• Killer Rabbit: The guardian of the land of the giants in Giants first appears as a group of cute, fluffy puppy-like creatures. Those are actually merely its heads situated on long stalks and their underbellies are one big mouth filled with rows of sharp teeth.
    • In the second Louve album, Louve's wild half and her companion run into a creature that looks like a cute squirrel. It turns out to have many razor-sharp teeth when it opens its mouth and it comes in LARGE groups.
  • Knights and Knaves: This riddle is used in Sacrifice.
  • Large Ham: Jorund the Bull.
  • Last of His Kind: Averted, turns out that he's not.
  • Late-Arrival Spoiler: In new editions, the back of each albums features Thorgal, Aaricia and their two children.
  • Lighter and Softer:
    • "Child of the Stars" and "Aaricia" feature short stories of Thorgal and Aaricia when they were kids and have a "fairy tale" tone overal. They both serve as Breather Episode at the end of a dramatic story arc.
    • The cycle of the Successor, the first one by new writer Yves Sentes, consisting of "I Jolan", "The Shield of Thor" and "The Battle of Asgard" is far more lighthearted than any of the previous books with no one dying except mindless giant mooks and ending with a full happy ending rather than the usual Bittersweet Ending. The subsequent cyle of the Red Mages however is Darker and Edgier.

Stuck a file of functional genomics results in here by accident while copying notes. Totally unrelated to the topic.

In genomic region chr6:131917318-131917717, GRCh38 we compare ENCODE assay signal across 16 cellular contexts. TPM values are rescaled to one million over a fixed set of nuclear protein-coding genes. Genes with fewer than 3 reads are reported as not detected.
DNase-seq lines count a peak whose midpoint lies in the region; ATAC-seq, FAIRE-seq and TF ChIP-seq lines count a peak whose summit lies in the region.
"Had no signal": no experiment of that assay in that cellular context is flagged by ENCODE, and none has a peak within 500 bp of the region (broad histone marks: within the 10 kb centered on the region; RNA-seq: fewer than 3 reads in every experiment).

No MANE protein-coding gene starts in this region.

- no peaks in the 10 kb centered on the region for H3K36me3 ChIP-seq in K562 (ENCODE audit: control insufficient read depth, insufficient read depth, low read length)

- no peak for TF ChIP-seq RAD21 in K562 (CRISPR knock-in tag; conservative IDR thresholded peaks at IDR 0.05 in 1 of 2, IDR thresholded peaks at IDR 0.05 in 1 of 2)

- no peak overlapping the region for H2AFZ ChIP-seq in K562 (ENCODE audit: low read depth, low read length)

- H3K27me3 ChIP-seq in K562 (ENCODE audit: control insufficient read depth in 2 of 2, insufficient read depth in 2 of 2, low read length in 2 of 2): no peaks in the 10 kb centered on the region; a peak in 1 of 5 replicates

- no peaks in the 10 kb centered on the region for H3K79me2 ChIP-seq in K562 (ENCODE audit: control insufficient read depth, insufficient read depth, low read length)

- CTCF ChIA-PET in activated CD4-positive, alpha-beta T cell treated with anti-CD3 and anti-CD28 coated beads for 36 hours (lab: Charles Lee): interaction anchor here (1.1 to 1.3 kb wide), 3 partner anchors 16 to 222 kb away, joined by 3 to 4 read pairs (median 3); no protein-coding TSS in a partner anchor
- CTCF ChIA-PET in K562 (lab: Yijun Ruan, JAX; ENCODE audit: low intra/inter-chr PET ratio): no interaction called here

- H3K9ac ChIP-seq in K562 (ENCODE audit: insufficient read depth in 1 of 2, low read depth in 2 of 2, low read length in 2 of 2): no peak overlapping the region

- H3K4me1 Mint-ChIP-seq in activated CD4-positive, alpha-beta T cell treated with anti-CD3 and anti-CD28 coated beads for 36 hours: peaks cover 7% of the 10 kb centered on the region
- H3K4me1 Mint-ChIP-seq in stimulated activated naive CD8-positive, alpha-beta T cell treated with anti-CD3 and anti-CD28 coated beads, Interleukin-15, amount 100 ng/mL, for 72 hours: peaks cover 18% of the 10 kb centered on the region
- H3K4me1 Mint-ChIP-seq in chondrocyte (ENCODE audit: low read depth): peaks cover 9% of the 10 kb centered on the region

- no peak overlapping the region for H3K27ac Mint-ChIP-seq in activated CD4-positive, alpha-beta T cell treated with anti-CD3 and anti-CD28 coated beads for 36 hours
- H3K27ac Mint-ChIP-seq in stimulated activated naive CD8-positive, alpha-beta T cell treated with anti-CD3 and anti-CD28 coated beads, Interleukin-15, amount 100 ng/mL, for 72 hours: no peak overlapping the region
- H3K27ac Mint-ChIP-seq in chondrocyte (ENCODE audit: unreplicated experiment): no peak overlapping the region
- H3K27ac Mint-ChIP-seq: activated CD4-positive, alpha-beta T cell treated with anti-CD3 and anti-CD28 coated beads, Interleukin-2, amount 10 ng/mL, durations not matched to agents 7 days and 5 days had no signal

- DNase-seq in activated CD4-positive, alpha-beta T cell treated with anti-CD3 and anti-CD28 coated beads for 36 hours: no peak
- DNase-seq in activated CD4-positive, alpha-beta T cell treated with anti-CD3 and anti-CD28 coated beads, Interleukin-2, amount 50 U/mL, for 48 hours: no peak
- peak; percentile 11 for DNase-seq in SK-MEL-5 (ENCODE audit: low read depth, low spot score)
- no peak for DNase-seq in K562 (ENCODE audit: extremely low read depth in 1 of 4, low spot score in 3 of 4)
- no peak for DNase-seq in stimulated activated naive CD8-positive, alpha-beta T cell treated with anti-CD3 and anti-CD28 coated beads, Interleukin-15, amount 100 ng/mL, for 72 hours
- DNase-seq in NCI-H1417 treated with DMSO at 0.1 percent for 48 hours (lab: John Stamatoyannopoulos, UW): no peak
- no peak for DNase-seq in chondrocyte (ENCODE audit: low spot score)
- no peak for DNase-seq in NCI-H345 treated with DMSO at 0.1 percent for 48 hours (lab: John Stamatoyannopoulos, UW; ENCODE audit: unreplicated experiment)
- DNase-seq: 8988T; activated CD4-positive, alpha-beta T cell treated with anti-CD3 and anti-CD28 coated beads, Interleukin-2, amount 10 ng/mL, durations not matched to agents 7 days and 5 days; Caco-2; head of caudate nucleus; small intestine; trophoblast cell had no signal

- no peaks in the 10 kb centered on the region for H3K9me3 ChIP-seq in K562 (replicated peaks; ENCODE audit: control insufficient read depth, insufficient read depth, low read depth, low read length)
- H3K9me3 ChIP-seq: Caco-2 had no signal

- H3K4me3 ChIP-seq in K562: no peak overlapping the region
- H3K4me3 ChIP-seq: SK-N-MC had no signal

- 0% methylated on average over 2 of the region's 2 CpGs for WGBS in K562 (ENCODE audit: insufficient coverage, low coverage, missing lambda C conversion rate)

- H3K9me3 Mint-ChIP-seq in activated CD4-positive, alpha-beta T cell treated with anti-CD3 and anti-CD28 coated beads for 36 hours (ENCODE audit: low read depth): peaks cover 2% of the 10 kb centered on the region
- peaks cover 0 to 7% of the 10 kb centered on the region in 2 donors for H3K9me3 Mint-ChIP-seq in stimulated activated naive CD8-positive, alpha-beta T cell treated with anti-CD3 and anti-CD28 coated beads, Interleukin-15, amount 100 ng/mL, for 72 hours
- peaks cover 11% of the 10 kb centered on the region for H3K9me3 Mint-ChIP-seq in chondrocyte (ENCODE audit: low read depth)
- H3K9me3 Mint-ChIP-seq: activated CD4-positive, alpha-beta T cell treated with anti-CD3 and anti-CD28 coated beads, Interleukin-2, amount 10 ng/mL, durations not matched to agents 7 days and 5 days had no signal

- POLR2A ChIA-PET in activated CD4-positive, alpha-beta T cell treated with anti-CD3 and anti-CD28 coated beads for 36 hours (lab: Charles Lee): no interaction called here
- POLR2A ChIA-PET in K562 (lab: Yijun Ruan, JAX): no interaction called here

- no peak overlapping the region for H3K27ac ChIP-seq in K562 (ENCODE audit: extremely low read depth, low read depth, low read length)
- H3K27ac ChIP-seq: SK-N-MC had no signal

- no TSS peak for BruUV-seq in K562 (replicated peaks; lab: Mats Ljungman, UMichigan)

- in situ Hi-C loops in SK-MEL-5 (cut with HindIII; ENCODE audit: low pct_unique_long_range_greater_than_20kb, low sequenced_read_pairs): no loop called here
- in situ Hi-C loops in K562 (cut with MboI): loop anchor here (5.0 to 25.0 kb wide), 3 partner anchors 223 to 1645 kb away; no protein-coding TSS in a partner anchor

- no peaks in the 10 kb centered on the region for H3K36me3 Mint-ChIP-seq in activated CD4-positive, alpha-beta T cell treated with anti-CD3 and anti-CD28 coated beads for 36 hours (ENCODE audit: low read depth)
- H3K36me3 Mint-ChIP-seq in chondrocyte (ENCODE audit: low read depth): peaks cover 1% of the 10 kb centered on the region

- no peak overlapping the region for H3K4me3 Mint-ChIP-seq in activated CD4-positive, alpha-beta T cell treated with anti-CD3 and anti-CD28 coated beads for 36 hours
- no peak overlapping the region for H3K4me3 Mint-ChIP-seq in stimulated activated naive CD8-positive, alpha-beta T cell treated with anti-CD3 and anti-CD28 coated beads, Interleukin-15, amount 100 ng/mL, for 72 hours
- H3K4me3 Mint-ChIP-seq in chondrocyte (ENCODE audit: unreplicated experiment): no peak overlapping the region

• Luke, I Am Your Father: Inverted, Ogotaï is Thorgal's father but it's Thorgal who finds out first.
  • Manipulative Bastard: Or rather, manipulative bitch is the best way to describe Kriss of Valnor. The only person in the world she was shown truly caring for was her friend (and teacher) Sigwald. Whenever she works alongside other people, she's always using them for her own benefit or plans to betray them later. Despite Kriss having a crush on him, Thorgal is no exception to this rule (and in fact, a reluctant tool on more than one occasion).
  • Mayincatec: The Land of Qâ.
    • Subverted, as all the technology developed in the land of Qâ was actually brought by aliens and most of it starts falling apart when the aliens are gone.
  • Mind over Matter: Arlac, one of Jolan's fellow-initiates seems to have the gift of telekinesis.
  • Mind Screw: Lord of the Mountains. Try to find out what happened, and in which timeline. How did Torric die twice?
  • Minimalist Cast: "Alinoe" only has Thorgal, Aaricia, Jolan, the dog Wulf and the titular Alinoe. Thorgal being absent for most of the story and Alinoe being mute mean that Aaricia and Jolan provide almost all the dialogues.
  • Mistaken for Afterlife: Thorgal in the beginning of the story "Almost Paradise".
  • Mook Horror Show: In Louve (She-Wolf)the villain party is chased and offed one after another during a dark and stormy night by Thorgal and the deformed and vengeful son of a farmer thay killed
  • The Multiverse: introduced in The Three Elders of Aran. The Key Guardian is it's watcher.